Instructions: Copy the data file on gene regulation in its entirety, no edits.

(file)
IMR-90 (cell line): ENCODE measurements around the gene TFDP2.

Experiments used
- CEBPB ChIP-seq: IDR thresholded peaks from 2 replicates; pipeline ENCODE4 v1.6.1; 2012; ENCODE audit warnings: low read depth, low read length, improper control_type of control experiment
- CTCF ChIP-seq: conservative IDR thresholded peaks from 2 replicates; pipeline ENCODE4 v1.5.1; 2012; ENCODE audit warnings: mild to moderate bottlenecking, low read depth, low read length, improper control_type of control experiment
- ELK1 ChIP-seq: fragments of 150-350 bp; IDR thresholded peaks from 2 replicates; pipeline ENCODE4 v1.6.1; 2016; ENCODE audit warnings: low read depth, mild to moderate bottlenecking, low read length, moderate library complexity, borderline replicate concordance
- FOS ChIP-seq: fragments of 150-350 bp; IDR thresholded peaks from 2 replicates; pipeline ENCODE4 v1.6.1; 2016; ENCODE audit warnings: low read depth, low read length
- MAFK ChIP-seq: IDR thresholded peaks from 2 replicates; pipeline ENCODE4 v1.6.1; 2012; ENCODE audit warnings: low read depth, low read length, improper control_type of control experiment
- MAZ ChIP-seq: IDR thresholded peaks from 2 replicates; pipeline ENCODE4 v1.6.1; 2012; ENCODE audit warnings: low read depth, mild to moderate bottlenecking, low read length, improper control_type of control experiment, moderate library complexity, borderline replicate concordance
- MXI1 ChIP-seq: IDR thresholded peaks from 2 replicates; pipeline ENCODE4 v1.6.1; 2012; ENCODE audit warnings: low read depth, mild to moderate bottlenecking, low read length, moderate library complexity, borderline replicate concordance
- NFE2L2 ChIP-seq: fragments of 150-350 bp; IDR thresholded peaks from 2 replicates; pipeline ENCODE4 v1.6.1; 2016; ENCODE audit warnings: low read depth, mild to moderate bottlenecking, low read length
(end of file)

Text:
IMR-90 (cell line): ENCODE measurements around the gene TFDP2.

Experiments used
- CEBPB ChIP-seq: IDR thresholded peaks from 2 replicates; pipeline ENCODE4 v1.6.1; 2012; ENCODE audit warnings: low read depth, low read length, improper control_type of control experiment
- CTCF ChIP-seq: conservative IDR thresholded peaks from 2 replicates; pipeline ENCODE4 v1.5.1; 2012; ENCODE audit warnings: mild to moderate bottlenecking, low read depth, low read length, improper control_type of control experiment
- ELK1 ChIP-seq: fragments of 150-350 bp; IDR thresholded peaks from 2 replicates; pipeline ENCODE4 v1.6.1; 2016; ENCODE audit warnings: low read depth, mild to moderate bottlenecking, low read length, moderate library complexity, borderline replicate concordance
- FOS ChIP-seq: fragments of 150-350 bp; IDR thresholded peaks from 2 replicates; pipeline ENCODE4 v1.6.1; 2016; ENCODE audit warnings: low read depth, low read length
- MAFK ChIP-seq: IDR thresholded peaks from 2 replicates; pipeline ENCODE4 v1.6.1; 2012; ENCODE audit warnings: low read depth, low read length, improper control_type of control experiment
- MAZ ChIP-seq: IDR thresholded peaks from 2 replicates; pipeline ENCODE4 v1.6.1; 2012; ENCODE audit warnings: low read depth, mild to moderate bottlenecking, low read length, improper control_type of control experiment, moderate library complexity, borderline replicate concordance
- MXI1 ChIP-seq: IDR thresholded peaks from 2 replicates; pipeline ENCODE4 v1.6.1; 2012; ENCODE audit warnings: low read depth, mild to moderate bottlenecking, low read length, moderate library complexity, borderline replicate concordance
- NFE2L2 ChIP-seq: fragments of 150-350 bp; IDR thresholded peaks from 2 replicates; pipeline ENCODE4 v1.6.1; 2016; ENCODE audit warnings: low read depth, mild to moderate bottlenecking, low read length